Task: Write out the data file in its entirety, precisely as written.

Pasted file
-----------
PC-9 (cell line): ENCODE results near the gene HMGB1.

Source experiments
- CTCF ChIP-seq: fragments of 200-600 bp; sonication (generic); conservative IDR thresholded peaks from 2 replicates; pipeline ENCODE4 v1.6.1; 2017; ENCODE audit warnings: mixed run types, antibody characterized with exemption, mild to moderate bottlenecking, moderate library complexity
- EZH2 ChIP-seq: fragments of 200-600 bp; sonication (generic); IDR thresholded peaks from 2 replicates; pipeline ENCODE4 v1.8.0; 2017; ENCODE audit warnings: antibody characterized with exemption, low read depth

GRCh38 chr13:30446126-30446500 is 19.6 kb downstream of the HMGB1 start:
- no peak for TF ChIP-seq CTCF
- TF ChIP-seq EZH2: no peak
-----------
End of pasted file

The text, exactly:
PC-9 (cell line): ENCODE results near the gene HMGB1.

Source experiments
- CTCF ChIP-seq: fragments of 200-600 bp; sonication (generic); conservative IDR thresholded peaks from 2 replicates; pipeline ENCODE4 v1.6.1; 2017; ENCODE audit warnings: mixed run types, antibody characterized with exemption, mild to moderate bottlenecking, moderate library complexity
- EZH2 ChIP-seq: fragments of 200-600 bp; sonication (generic); IDR thresholded peaks from 2 replicates; pipeline ENCODE4 v1.8.0; 2017; ENCODE audit warnings: antibody characterized with exemption, low read depth

GRCh38 chr13:30446126-30446500 is 19.6 kb downstream of the HMGB1 start:
- no peak for TF ChIP-seq CTCF
- TF ChIP-seq EZH2: no peak